Dir: Paul Verhoeven | Cast: Virginie Efira, Charlotte Rampling, Daphné Patakia, Lambert Wilson, Olivier Rabourdin, Louise Chevillotte
Dutch director Paul Verhoeven is still best known for his scandalous sex saga Basic Instinct. It set the 1990s on fire with Sharon Stone’s memorable naked crutch shot and a brilliant script by Joe Eszterhas that felt racy and groundbreaking. Next came Showgirls and Elle, notable for their leading ladies Gina Gershon (who won a Razzie award) and the incandescent Isabelle Huppert.
Benedetta attempts to recreate the world of Ken Russell’s The Devils and Walerian Borowcyck’s Blanche without their narrative ballast despite an opening credit that proudly announces “based on a true story”: of a naughty nun in Renaissance Italy entitled’ Immodest Acts’ by one Judith C Brown.
Benedetta Carlini claimed to have seen a vision of Jesus and subsequently devoted her life to her saviour. But the only devotion here is to the misogynist male gaze in a shagged-out shaggy dog story that drew sniggers of derision from an audience of critics at its Cannes premiere in 2021.
Benedetta (Virginie Efira), works her way shamelessly through the ecclesiastical hierarchy in a convent in Northern Italy city of Pescia after hoodwinking the Abbess Felicita – Rampling adding a touch of class in a difficult role as the Convent head. Efira doesn’t hold a candle (let alone a wimple0 to Sharon Stone in the erotic scenes, her approach too raunchy and too coarse.
Benedetta is warned early on that “your worst enemy is your body,”. But this is a caveat that soon falls by the wayside when dark-eyed novice Bartolomea (Patakia) is admitted to convent escaping her father’s cruel abuse. The story soon takes a more sinister turn when the two are bonded by their fatal attraction – far less alluring or convincing that that of the Stone and Douglas affair.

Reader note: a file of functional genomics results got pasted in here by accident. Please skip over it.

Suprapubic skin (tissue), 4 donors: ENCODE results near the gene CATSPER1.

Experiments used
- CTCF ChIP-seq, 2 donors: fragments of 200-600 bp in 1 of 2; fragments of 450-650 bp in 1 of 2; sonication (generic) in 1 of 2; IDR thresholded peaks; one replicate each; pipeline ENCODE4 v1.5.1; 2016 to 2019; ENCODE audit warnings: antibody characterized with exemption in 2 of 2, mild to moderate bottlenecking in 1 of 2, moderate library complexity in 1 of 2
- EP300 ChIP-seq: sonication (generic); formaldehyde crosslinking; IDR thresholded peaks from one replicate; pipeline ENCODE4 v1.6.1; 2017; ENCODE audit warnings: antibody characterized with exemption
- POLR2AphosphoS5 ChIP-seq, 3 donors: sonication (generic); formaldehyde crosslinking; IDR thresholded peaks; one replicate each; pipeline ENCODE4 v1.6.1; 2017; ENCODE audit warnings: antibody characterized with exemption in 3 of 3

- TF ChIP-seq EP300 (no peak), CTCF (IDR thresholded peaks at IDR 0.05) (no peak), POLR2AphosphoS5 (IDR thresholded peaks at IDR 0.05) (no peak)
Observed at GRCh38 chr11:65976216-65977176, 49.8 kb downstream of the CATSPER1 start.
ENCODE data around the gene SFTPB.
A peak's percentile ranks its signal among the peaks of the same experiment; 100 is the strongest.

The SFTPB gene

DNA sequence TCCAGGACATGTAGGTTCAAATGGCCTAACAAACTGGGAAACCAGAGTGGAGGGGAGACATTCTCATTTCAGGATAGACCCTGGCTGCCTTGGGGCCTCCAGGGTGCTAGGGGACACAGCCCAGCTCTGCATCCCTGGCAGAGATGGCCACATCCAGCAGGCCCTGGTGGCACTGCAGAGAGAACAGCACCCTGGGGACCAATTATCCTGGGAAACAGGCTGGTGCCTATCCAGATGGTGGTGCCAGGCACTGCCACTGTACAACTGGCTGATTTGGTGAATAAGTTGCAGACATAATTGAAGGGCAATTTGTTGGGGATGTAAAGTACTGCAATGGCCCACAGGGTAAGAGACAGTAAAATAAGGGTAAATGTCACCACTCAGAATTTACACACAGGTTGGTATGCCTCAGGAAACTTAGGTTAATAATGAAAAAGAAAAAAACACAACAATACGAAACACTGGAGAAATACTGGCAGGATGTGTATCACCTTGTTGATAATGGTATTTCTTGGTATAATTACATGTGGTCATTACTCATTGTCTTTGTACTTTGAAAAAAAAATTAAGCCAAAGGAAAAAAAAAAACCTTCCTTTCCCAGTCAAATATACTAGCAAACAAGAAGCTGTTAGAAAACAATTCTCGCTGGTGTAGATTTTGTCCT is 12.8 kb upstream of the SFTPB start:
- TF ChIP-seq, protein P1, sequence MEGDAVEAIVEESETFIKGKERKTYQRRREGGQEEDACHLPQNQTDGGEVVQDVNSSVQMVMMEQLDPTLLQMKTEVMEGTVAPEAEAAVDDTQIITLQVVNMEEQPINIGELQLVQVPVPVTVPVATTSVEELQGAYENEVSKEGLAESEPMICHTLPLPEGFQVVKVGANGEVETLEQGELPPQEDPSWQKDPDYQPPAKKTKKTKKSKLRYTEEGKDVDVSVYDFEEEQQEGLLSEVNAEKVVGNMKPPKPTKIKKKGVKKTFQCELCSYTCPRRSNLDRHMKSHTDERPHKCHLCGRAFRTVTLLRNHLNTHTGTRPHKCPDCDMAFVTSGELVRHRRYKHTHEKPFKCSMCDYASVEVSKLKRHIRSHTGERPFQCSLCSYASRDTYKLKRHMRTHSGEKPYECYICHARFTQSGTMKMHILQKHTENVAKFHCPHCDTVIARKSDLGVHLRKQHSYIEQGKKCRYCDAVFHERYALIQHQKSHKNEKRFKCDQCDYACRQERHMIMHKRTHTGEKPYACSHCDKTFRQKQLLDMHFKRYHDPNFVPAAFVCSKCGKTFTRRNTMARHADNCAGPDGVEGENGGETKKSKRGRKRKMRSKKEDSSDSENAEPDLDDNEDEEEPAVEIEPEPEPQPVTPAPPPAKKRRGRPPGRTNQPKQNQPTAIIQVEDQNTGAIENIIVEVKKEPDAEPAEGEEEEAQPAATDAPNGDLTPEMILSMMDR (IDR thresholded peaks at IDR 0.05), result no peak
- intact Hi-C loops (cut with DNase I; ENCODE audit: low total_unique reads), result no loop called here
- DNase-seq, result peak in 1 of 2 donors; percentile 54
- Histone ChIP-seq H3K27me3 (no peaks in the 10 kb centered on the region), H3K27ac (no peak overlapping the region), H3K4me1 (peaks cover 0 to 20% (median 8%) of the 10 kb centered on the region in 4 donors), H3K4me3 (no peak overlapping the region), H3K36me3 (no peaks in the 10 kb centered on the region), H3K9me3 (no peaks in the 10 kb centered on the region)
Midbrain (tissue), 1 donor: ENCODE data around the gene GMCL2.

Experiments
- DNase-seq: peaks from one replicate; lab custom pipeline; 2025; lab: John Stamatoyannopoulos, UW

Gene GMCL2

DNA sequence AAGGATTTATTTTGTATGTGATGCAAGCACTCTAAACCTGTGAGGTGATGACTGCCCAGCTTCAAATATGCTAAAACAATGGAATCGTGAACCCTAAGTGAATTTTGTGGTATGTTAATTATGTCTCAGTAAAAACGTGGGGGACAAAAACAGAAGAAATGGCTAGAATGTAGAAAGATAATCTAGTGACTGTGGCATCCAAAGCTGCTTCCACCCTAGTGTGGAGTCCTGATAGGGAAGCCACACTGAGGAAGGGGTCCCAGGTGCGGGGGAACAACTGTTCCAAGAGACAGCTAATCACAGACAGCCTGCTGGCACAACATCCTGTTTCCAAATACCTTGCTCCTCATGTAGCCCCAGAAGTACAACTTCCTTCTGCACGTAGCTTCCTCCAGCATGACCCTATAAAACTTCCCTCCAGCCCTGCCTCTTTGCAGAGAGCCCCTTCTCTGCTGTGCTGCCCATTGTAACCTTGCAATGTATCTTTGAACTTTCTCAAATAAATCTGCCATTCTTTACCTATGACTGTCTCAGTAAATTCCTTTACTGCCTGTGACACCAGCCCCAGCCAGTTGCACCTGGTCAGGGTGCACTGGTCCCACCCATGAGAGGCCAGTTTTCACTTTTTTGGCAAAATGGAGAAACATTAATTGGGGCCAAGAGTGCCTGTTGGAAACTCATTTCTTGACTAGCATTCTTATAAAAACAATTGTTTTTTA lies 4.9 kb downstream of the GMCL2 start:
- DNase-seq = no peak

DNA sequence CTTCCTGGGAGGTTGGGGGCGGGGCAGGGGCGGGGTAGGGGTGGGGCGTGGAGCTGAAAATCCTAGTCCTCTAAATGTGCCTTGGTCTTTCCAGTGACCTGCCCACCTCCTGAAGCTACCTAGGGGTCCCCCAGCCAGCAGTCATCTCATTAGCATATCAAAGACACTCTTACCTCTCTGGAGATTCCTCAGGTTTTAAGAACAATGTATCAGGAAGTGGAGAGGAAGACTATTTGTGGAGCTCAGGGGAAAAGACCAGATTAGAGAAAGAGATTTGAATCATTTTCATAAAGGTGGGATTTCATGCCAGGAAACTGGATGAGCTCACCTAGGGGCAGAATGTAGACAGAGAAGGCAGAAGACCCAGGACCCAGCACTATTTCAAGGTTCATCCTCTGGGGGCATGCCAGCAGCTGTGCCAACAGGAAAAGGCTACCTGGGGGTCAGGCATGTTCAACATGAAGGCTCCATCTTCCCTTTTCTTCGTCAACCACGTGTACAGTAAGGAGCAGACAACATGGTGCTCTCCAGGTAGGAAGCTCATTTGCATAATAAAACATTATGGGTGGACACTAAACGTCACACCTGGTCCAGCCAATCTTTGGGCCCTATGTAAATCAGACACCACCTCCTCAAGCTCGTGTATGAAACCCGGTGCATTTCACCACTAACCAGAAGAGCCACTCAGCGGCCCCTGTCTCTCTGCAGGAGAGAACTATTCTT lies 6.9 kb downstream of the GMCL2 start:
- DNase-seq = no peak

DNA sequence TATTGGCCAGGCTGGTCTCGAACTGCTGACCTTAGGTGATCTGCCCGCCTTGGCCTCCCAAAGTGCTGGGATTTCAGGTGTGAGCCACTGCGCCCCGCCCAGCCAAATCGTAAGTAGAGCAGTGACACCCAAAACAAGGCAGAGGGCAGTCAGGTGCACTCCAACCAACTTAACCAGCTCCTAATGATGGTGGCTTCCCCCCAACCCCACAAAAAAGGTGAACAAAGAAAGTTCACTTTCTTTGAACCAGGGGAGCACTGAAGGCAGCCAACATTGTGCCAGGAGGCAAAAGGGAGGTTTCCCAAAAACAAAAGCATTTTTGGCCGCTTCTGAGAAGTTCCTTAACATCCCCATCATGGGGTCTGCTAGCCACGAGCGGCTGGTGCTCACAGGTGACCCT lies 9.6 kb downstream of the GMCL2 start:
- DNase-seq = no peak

What starts out a lushly-mounted period drama soon descends into a dark-edged Carry on at the Convent-style caper that is more corny than provocative. Verhoeven has a field day as his absurdist melodrama burns through a bloated budget in extraordinary set pieces, its lush Tuscan locations evocatively lensed by Jeanne Lapoirie. Under the influence of Bartolomea, Benedetta turns into a bodice-ripping virago with a deep baritone voice. Worse is to come involving CGI snakes, blood-letting and stigmata in scenes featuring a sexually ambivalent Christ on the Cross.
A series of torrid encounters between the two young nuns drives the pacy plot forward, Felicita soon ‘smelling a rat’ through a peephole in the convent wall. Verhoeven and his Elle writer David Birke attempt to add moral complexity to the story by suggesting that Felicita is jealous of ‘their thing’ and this catapults the film towards its ludicrous finale playing out in Florence and featuring a glowering Lambert Wilson as the Catholic church’s top dog, the Nuncio.
This was a time where women were regularly burnt at the stake and had minimal social and sexual agency. In the confines of a convent cloistered exploits clearly allowed them a mode of sexual expression. But Verhoeven trivialises rather than champions the women’s cause by making these encounters porny than horny, at least for his female audience.
Overstaying its initial welcome at two hours (plus) this clunky bonkbuster feels both tedious and exploitative. What could have been seductively subversive is just silly and salaciously over the top. We are left smirking in our seats by the showcase showdown – but not in a good way – not caring what happens, as long as it ends. MT
NOW ON GENERAL RELEASE FROM 15 APRIL